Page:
Using old NXP HEF4094BP shift register chips, for the reason of fixing some old hardware. These chips were popular in the 90's because they could accept 3-15V VCC and directly drive series+parallel LED chains. Think: gas station price signs, etc.

I'm green. Using this post and the 4094 datasheet, I've successfully modeled your typical shift register count-to-100 binary, with an LED on each SR out. Powered by 5V, works great. This was phase 1 for me.

For phase 2, I powered the Arduino via 12V (via p30, Vin). Still supplying 5V to the 4094 (Nano pin 27 output), works great.

Phase 3, I need help. I remove the 5V jumper that was from Nano pin 27 going into 4094's VCC pin. In it's place, I run 12V directly from the (regulated) PS and I get NO LED output. I know I haven't burned anything out because at 12V I get brief "flashes" when I'm "plugging" in the 12V power supply. I can revert to 5V VCC input and it works fine as before.

I've read the datasheet 3X and it's not clear how the chip's output pin voltage is managed when you alter the VCC to be higher (is it limiting current or voltage on the outputs?)

1 Answer 1


The part of the datasheet you need to understand is this bit:

enter image description here

That's the input logic levels, and as you can see they vary depending on the supply voltage.

At 10V you need to supply at least 7V to get a HIGH registered. At 15V you need 11V or more. So at 12V you can expect that level to be around 9V and upwards.

The Arduino outputs 5V. That's nowhere near 9V, so the chip completely ignores it.

These chips are not designed to be level translators. They are designed to work with other chips that also run at the same voltage. To use it at a higher voltage that the chip that's driving it you will need to employ some form of 5V to 12V level translation.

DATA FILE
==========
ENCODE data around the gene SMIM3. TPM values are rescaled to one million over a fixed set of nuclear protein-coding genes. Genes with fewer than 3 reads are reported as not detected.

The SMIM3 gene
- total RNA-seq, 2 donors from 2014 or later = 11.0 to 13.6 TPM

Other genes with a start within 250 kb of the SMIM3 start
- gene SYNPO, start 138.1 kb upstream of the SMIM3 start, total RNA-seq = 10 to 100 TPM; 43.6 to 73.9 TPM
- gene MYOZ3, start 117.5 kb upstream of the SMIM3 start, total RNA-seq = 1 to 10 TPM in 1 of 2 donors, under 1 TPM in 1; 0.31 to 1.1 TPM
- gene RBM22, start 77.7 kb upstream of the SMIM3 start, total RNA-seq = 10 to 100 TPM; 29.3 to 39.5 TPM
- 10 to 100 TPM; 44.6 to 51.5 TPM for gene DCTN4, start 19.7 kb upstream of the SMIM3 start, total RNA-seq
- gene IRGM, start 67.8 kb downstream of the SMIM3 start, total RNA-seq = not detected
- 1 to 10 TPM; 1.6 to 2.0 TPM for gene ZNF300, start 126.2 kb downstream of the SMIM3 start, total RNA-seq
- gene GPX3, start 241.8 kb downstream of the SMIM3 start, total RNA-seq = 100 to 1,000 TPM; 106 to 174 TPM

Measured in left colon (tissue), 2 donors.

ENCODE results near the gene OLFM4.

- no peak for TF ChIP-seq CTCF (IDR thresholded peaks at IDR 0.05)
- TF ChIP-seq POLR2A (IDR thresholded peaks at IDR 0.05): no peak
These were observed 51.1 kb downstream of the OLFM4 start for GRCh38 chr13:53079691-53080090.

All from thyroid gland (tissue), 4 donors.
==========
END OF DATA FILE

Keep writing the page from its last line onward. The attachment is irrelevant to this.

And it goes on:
• THANK YOU for the perfect answer. I get it -- signal requirements "scale" relative to the VCC so I need to boost the signal lines after leaving the Arduino. I haven't done this type of thing yet, but I've read all the SparkFun transistor tutorials more than once, and just need to "do" it. Cheers. Jun 20, 2018 at 0:20
  • Not that I would change my design (I actually need to follow this approach to salvage something cool), but out of curiosity does anybody make a chip that functions how I was assuming things worked (5V high input expected regardless of VCC into the SR)? I'm surprised by the variety of SRs one can choose from, and from a novice user POC they're a pretty fun way to learn! Jun 20, 2018 at 0:23
  • @Crossfit_and_Beer I'm not sure if there's a single chip solution off hand, but normally people use a low voltage shift register coupled with a higher voltage IO driver chip, such as the ULN2803. There are LED driving shift registers with constant current sinks available which run off 5V or 3.3V and can sink 12V happily, as well as I2C equivalents, both constant current and open-drain (TLC59116). I am not aware of a single chip solution though, but I will have a google around for you.
    – Majenko
    Jun 20, 2018 at 9:33
  • Ah, a ULN2803. I'll look at that next, TY. Yeah I suppose if one were creating a fresh design, I2C (or the ws2812s) would be the way to go - solving the problem neatly for nearly any type of signage. Jun 21, 2018 at 1:41

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